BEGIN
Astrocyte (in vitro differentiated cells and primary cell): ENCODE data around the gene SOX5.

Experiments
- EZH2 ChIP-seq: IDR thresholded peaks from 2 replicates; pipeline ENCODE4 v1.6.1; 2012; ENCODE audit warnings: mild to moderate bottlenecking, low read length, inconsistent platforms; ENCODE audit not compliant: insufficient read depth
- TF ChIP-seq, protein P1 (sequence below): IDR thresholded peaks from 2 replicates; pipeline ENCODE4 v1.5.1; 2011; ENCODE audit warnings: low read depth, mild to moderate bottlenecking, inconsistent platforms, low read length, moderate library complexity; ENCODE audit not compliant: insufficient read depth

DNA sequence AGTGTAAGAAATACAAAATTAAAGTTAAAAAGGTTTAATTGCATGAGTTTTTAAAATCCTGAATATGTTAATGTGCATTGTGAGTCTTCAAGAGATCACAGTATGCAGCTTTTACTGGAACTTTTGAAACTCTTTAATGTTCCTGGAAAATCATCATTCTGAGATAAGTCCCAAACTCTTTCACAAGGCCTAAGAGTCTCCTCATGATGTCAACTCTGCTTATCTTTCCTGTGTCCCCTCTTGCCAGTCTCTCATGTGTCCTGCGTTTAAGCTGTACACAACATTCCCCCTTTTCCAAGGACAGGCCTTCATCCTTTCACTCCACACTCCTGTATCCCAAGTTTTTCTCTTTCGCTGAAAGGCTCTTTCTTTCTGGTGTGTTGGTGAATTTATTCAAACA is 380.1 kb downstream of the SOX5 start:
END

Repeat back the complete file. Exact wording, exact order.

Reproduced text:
Astrocyte (in vitro differentiated cells and primary cell): ENCODE data around the gene SOX5.

Experiments
- EZH2 ChIP-seq: IDR thresholded peaks from 2 replicates; pipeline ENCODE4 v1.6.1; 2012; ENCODE audit warnings: mild to moderate bottlenecking, low read length, inconsistent platforms; ENCODE audit not compliant: insufficient read depth
- TF ChIP-seq, protein P1 (sequence below): IDR thresholded peaks from 2 replicates; pipeline ENCODE4 v1.5.1; 2011; ENCODE audit warnings: low read depth, mild to moderate bottlenecking, inconsistent platforms, low read length, moderate library complexity; ENCODE audit not compliant: insufficient read depth

DNA sequence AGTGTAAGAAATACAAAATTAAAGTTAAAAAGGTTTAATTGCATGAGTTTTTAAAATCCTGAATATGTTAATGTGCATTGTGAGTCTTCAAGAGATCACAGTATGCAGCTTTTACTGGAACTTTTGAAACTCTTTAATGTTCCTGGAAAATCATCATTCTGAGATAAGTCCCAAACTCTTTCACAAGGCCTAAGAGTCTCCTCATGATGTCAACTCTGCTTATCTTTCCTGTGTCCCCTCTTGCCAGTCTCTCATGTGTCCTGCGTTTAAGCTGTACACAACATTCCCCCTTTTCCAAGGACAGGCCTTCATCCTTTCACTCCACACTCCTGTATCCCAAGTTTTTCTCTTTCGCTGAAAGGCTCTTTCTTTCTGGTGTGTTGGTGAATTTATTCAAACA is 380.1 kb downstream of the SOX5 start: